In Cambridge, one out of every 10 families with children under the age of 18 and one in three woman-headed households with minor children live below the poverty line. Black or African American, Hispanic, or Latinx residents are twice as likely to live under the poverty line, and the pandemic has only exacerbated health and wealth gaps by race and gender.
To help some of its most vulnerable neighbors, Harvard and local philanthropic partners including MIT, the Cambridge Community Foundation, and others provided financial support to the city of Cambridge’s new guaranteed-income pilot initiative, which will provide support to Cambridge residents who need it most. The initiative will offer $500 no-strings-attached monthly payments to 125 eligible single-caretaker households over an 18-month period beginning in August. Participants will be chosen by lottery.
The Cambridge RISE (Recurring Income for Success and Empowerment) project is spearheaded by Mayor Sumbul Siddiqui, Vice Mayor Alanna Mallon, councilor Marc McGovern and a wide consortium of nonprofit partners, including the Cambridge Economic Opportunity Committee, Just-A-Start, and the Cambridge Housing Authority. The payments will be handled/managed through the Family Independence Initiative (FII), the distribution partner for Cambridge RISE.
“Harvard is pleased to help support the city of Cambridge in the RISE initiative and, by extension, the many residents who will benefit from the program,” said Tom Lucey, director of government and community relations. “The University is proud of our ongoing work with the city and its partners to address critical challenges facing our community — in areas ranging from public health to equity to social justice — particularly as we emerge from a unique and complex year.”
Cambridge RISE will address the immediate financial and health needs of the focus population, and while the recipients’ numbers are small compared with the numbers who need help, they will also be offered opportunities for long-term economic empowerment and growth and benefits counseling. The 125 winners will be selected by lottery from entrants on its website. The $500 monthly payments will be made through debit cards.
“We know single-caretaker families in Cambridge are struggling, are well below the Cambridge poverty line, and the impact to single mothers and women of color is even higher,” said Siddiqui. “These families are struggling to make ends meet and are often unable to pay for emergency-related costs.”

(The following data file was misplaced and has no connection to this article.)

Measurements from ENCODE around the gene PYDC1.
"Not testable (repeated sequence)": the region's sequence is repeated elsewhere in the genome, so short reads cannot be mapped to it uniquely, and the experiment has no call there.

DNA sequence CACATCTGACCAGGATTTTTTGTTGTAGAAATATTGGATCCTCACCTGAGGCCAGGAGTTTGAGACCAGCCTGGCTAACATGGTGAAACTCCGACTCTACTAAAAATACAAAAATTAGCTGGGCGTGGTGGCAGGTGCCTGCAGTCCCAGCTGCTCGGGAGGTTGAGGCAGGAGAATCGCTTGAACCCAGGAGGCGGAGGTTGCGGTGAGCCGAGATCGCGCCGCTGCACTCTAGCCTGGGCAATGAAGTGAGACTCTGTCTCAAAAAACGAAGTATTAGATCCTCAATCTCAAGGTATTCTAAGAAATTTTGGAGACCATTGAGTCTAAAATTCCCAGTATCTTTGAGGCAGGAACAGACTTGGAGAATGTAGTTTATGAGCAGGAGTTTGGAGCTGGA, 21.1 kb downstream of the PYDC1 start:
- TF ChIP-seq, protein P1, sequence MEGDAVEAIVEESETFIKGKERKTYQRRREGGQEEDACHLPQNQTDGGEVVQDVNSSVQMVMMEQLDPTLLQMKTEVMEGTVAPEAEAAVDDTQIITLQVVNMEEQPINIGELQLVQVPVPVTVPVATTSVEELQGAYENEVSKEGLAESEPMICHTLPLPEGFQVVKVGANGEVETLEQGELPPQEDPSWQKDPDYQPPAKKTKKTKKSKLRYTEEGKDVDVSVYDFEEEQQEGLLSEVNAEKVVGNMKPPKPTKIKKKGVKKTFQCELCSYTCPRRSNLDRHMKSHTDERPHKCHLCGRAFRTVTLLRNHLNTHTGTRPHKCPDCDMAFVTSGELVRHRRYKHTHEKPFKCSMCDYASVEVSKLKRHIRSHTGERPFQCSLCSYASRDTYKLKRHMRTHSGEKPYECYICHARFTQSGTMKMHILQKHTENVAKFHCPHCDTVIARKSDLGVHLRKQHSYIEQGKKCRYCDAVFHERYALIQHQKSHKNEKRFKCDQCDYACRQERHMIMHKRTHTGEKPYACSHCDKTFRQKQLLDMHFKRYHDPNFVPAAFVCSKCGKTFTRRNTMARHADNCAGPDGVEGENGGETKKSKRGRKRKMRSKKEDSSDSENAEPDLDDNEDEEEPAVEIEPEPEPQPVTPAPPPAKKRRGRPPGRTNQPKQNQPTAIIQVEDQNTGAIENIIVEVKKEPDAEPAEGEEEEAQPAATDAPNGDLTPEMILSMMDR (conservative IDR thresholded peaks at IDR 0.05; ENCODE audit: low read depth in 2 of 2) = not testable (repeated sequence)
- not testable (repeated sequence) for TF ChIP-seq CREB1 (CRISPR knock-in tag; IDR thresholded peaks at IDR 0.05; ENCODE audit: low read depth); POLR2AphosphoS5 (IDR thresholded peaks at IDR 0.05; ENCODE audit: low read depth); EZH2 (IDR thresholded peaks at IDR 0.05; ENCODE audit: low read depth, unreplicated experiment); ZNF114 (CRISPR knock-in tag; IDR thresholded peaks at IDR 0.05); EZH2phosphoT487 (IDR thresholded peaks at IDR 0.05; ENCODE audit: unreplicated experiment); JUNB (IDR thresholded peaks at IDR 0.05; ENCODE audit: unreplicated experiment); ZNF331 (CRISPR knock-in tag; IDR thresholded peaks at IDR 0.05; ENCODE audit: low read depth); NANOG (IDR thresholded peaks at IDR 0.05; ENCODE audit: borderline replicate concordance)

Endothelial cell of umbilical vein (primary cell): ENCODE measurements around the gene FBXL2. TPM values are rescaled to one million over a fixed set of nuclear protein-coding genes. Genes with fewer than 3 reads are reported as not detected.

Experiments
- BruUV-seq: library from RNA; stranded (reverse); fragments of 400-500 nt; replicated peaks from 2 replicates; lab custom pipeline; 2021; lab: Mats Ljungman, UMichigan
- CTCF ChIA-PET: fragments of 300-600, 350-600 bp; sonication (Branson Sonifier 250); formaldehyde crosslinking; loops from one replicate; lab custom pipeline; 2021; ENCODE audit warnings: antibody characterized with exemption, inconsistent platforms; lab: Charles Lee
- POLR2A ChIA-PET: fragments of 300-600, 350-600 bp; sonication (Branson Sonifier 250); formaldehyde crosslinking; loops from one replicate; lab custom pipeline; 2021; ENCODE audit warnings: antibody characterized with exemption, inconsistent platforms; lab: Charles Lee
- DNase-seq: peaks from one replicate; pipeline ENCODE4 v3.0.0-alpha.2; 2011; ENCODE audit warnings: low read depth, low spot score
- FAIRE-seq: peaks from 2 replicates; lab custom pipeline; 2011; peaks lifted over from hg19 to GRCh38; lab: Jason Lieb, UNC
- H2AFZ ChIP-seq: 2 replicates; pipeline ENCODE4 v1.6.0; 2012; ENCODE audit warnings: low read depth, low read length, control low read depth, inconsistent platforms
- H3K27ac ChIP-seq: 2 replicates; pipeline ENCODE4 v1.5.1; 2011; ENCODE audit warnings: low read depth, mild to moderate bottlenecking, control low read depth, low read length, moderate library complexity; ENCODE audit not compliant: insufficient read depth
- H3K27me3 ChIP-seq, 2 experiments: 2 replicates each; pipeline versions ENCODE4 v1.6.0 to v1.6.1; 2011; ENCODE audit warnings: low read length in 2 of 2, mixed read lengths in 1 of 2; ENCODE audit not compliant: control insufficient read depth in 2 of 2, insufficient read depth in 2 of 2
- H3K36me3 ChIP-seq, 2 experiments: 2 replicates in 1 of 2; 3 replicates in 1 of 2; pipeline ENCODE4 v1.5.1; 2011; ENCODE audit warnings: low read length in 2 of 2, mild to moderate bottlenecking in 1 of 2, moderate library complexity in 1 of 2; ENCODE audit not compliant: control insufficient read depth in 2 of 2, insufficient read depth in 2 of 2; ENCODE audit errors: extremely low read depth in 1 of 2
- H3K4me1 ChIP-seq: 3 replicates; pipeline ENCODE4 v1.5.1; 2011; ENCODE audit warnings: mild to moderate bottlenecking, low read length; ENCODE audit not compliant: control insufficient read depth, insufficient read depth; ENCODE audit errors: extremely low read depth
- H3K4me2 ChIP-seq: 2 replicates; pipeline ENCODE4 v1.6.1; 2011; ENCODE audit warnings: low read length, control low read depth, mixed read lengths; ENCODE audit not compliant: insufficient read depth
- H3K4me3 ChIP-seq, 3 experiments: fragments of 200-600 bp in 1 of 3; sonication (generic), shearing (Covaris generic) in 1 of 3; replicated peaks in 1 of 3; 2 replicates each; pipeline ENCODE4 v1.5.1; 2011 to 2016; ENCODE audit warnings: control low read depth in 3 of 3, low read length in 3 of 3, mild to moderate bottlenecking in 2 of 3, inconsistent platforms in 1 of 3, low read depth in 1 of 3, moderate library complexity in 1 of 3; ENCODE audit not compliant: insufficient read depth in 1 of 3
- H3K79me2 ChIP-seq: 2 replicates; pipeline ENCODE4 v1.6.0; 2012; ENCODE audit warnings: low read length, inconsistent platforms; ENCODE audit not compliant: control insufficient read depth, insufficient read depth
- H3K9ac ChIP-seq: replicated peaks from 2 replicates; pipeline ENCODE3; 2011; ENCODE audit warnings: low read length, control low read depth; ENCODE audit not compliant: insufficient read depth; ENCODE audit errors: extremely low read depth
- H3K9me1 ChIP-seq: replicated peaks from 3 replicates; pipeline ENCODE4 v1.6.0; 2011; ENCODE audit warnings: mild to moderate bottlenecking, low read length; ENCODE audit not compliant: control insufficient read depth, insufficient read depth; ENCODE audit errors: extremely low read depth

The program has also received support from The Boston Foundation and Mayors for a Guaranteed Income, as well as state representatives and donors.
“The emotional and financial stress of continually living paycheck to paycheck perpetuates the generational cycle of poverty,” said Mallon. “By giving single caretakers a little extra breathing room each month, we’re emboldening them to go back to school, take time off work to interview for a higher-paying job, save for a rainy day, and get on a path toward long-term, upward economic mobility.”
To be eligible, households must be headed by a single caretaker with children under the age of 18 and fall below 80 percent of area median income (AMI); the bulk of the participants are expected to earn under 50 percent. Working alongside the Center for Guaranteed Income Research at the University of Pennsylvania, the winners will be randomly selected from a pool of applicants who meet the eligibility requirements.
“As we’ve seen in pilot projects across the country, we anticipate this investment in our pilot group will have significant positive impacts in the overall health and well-being and employment outcomes of these residents,” said Siddiqui.
Cambridge RISE joins a growing number of direct-cash pilot projects across the country, including those in Stockton and Oakland, California; Baltimore; Paterson, New Jersey, and others. Early findings from Stockton’s program are promising, particularly in the areas of employment and mental health. Beyond economic benefits, recipients were found to be less anxious, less depressed, and less fatigued from financial stress.
A direct-payment initiative in Chelsea, Massachusetts, called Chelsea Eats is making payments to 2,000 households each month. A recent study out of the Harvard Kennedy School found that recipients in that program spend most of their allotments at food stores and restaurants.
“The families participating in this program had been experiencing extremely high levels of food insecurity, with more than half reporting that their children were sometimes not eating enough because the families could not afford food,” said Jeffrey Liebman, professor of public policy at the Kennedy School and the director of the Rappaport Institute for Greater Boston. “With 12 percent of Chelsea households receiving assistance, this program demonstrates that direct payments can be delivered at scale.”